Corruption stifles the fresh air of mercy, pope says

Corruption stifles the fresh air of mercy, pope says

Corruption stifles the fresh air of mercy, pope says

Pope Francis elevates the chalice as he celebrates Mass in Carpi, Italy, April 2. (Credit: CNS/Reuters.)

The scribes and Pharisees "had corrupted their minds making many laws without leaving space for mercy. Jesus is the fullness of the law and Jesus judges with mercy," Pope Francis said in his homily April 3 during morning Mass at the Domus Sanctae Marthae.

ROME — When people become corrupt — allowing sin to take over their lives — it leaves no room for mercy, Pope Francis said.

While Jesus judges sinners with mercy, corrupt people often subscribe to an interpretation of the law that “is so rigid that it does not leave space for the Holy Spirit,” the pope said April 3 in his homily during morning Mass at the Domus Sanctae Marthae.

“Why does corruption come to a person?” the pope asked. “Corruption happens when sin enters; it enters your conscience and leaves no space, not even for air,” he said.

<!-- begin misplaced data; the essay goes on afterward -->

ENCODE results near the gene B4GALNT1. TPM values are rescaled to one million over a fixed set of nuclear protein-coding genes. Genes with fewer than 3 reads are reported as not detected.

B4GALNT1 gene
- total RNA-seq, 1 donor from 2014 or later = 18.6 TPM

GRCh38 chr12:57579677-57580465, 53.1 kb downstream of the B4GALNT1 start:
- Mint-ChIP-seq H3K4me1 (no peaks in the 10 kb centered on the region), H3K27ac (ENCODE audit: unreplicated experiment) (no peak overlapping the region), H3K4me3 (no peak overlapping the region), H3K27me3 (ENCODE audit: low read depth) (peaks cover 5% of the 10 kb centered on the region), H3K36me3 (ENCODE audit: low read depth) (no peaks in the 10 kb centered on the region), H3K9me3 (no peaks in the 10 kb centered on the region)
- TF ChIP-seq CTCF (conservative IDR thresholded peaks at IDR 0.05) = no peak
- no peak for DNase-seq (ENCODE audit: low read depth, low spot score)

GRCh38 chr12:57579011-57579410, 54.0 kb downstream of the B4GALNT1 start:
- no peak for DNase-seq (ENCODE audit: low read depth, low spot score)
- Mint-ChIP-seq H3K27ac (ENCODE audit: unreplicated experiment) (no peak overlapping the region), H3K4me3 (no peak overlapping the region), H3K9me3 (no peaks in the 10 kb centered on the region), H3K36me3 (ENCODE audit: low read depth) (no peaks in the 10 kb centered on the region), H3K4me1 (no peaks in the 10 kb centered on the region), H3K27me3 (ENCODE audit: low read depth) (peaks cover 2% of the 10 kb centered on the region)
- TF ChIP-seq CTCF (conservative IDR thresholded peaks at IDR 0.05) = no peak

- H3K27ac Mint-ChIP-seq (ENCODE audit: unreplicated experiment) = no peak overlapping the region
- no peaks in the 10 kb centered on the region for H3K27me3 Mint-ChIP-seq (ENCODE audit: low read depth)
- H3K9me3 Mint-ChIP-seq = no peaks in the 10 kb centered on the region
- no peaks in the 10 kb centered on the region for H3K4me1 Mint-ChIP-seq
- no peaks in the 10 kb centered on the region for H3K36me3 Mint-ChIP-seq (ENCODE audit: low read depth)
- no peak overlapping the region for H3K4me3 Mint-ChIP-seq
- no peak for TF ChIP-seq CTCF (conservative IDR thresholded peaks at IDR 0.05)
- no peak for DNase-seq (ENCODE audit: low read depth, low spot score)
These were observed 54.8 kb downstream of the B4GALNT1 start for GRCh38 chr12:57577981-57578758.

The day’s first reading from the prophet Daniel told the story of Susannah, a righteous woman falsely accused of adultery, and the day’s Gospel reading was the story of the woman caught in adultery.

Although the readings give two different examples of women accused of sin, the pope said that both feature “innocence, sin, corruption and the law” because “in both cases there were judges who were corrupt.”

Although Susannah’s innocence was proven, the woman in the Gospel was caught in the act of adultery and presented by her accusers before Jesus, the “true Master of the law.”

“Jesus says very few things. He says: ‘Let the one among you who is without sin be the first to throw a stone at her.’ And to the sinful woman he says: ‘I do not condemn you. Go and sin no more,'” the pope said.

“This is the fullness of the law,” he said, not the interpretation given by “the scribes and Pharisees who had corrupted their minds making many laws without leaving space for mercy. Jesus is the fullness of the law and Jesus judges with mercy.”

Pope Francis said that the Gospel reading is an invitation for Christians to take a moment before passing judgment upon others and to follow the example of Jesus’ mercy toward sinners.

“We, too, judge others in our hearts, eh? Are we corrupt? Or not yet?” he asked. “Stop. Let us stop and look to Jesus who always judges with mercy: ‘Neither do I condemn you. Go in peace and sin no more.'”

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